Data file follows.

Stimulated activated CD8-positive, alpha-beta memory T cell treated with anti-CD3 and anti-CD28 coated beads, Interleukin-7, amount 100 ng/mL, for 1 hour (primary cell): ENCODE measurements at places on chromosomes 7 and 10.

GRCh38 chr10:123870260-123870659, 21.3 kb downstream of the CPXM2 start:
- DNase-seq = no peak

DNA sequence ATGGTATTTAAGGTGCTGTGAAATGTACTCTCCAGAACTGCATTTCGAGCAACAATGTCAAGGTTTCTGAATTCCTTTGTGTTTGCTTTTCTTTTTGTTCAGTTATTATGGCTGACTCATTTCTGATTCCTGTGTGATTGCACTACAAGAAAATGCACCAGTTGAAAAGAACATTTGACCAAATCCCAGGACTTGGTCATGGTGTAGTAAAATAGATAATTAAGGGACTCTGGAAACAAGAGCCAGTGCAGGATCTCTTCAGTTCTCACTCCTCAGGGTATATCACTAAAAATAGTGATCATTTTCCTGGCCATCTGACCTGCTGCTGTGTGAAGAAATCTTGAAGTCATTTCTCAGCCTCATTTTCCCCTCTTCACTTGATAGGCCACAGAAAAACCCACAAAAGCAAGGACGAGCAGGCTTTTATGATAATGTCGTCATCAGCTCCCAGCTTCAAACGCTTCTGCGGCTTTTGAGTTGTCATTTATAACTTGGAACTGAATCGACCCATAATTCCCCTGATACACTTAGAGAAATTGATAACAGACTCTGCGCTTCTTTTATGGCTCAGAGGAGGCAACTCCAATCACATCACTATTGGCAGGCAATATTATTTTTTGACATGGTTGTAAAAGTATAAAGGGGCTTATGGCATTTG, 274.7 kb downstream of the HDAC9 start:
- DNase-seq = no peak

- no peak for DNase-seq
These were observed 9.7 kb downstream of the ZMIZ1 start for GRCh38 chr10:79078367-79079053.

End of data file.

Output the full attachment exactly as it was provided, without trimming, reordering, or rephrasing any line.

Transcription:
Stimulated activated CD8-positive, alpha-beta memory T cell treated with anti-CD3 and anti-CD28 coated beads, Interleukin-7, amount 100 ng/mL, for 1 hour (primary cell): ENCODE measurements at places on chromosomes 7 and 10.

GRCh38 chr10:123870260-123870659, 21.3 kb downstream of the CPXM2 start:
- DNase-seq = no peak

DNA sequence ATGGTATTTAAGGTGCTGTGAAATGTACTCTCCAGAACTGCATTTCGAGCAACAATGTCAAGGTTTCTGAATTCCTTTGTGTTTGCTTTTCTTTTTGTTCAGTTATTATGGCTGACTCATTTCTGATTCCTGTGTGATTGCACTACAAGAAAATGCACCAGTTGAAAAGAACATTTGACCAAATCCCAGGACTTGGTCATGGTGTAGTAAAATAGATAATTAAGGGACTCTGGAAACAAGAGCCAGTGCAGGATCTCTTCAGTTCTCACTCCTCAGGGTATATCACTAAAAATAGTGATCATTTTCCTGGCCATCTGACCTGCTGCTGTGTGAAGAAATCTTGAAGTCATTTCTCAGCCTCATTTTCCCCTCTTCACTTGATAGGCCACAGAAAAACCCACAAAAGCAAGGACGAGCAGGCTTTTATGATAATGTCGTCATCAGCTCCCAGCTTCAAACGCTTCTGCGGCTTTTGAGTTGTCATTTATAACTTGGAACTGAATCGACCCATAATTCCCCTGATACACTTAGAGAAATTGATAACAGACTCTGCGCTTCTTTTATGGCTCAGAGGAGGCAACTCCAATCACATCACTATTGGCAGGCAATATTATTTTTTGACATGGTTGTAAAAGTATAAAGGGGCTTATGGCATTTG, 274.7 kb downstream of the HDAC9 start:
- DNase-seq = no peak

- no peak for DNase-seq
These were observed 9.7 kb downstream of the ZMIZ1 start for GRCh38 chr10:79078367-79079053.